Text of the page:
Would such communciation be rigorous? Academic? Worthy of tenure and promotion? What did these RFCs accomplish, and how do they figure in the human record? Naughton observes that this “Request for Comments” idea–and the title itself, now with many numerals following–has persisted as “the way the Internet discusses technical issues.” Naughton goes on to write that “it wasn’t just the title that endured … but the intelligent, friendly, co-operative, consensual attitude implied by it. With his modest, placatory style, Steve Crocker set the tone for the way the Net developed.” Naughton then quotes Katie Hafner’s and Matthew Lyon’s judgment that “the language of the RFC … was warm and welcoming. The idea was to promote cooperation, not ego.”

Naughton concludes,
The RFC archives contain an extraordinary record of thought in action, a riveting chronicle of the application of high intelligence to hard problems….

Why would we not want to produce such a record within the academy and share it with the public? Or are we content with the ordinary, forgotten, and non-riveting so long as the business model holds up?

Or have we been schooled so thoroughly that the very ambition makes no sense?

More Naughton:
The fundamental ethos of the Net was laid down in the deliberations of the Network Working Group. It was an ethos which assumed that nothing was secret, that problems existed to be solved collaboratively, that solutions emerged iteratively, and that everything which was produced should be in the public domain.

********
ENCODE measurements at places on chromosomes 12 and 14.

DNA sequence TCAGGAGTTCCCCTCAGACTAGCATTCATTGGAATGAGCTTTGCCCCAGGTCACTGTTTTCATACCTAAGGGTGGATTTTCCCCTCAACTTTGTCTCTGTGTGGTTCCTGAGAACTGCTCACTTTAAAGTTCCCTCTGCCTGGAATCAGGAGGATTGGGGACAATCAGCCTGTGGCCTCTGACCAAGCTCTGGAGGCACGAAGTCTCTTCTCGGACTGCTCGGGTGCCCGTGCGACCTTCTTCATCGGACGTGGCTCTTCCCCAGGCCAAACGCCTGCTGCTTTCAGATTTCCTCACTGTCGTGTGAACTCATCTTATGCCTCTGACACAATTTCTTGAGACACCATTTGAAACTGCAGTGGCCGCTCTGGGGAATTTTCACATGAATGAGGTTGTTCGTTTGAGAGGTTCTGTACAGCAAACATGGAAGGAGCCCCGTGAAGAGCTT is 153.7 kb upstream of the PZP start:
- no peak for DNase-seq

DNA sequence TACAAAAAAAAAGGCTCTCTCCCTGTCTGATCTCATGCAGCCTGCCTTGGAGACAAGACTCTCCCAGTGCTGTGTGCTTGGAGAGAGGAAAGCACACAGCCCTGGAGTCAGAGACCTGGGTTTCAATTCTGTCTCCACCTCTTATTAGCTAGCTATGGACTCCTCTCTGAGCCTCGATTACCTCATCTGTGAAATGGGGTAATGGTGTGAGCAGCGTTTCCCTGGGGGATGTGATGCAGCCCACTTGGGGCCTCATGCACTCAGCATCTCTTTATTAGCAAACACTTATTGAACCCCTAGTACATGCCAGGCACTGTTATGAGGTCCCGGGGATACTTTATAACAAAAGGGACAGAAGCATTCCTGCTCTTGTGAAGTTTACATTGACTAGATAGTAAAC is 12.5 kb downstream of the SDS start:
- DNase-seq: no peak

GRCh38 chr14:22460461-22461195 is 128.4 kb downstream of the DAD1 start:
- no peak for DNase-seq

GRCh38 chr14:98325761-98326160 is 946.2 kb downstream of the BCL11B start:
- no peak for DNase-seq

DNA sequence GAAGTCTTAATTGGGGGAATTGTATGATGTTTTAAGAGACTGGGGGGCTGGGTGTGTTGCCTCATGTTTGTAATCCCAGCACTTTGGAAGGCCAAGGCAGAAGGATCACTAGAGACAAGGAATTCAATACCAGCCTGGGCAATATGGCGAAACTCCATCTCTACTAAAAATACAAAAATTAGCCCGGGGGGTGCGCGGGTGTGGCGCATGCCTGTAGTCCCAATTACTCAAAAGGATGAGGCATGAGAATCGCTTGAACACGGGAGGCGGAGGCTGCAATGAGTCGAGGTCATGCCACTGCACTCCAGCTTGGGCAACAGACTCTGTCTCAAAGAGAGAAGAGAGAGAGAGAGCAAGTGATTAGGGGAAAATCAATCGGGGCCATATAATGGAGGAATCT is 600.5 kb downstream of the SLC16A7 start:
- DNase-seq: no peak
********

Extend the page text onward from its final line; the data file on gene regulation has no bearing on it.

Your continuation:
I think of the many faculty and department meetings I have been to. Some of them I have myself convened. The ethos of those Network Working Groups has varied considerably. I am disappointed to say that none of them has lived up to the fundamental ethos Naughton identifies above. I yearn for documentation conventions that will produce an extraordinary record of thought in action, with the production shared by all who work within a community of learning. And I wonder if I’m capable of Crocker’s humility or wisdom, and answerable to his invitation. I want to be."
gardnercampbell  internet  web  online  commenting  johnnaughton  2011  arpanet  stevecrocker  via:steelemaley  networks  networkworkinggroups  ivanillich  standards  content  shiftytext  networkedculture  networkedlearning  blogs  blogging  inhibition  unfinished  incomplete  cicilization  douglashofstadter  praxis  cooperation  tcsnmy  sharing  schooling  unschooling  academia  highered  highereducation  authority  humility  wisdom  collegiality  katiehafner  matthewlyon  rfc-3  rfc 
september 2014 by robertogreco
Wanna run? You can « Re-educate Seattle
"The way schools are structured teaches kids to think that anything you want to do requires asking permission first. Without that permission, we learn to sit around and wait for something to change. There’s no process in place to help kids learn how to initiate something. One of the best things we can do for kids is to help them internalize some version of these two-word messages.

Mine is, “You can.”

Clay Hebert’s is “Wanna run?”"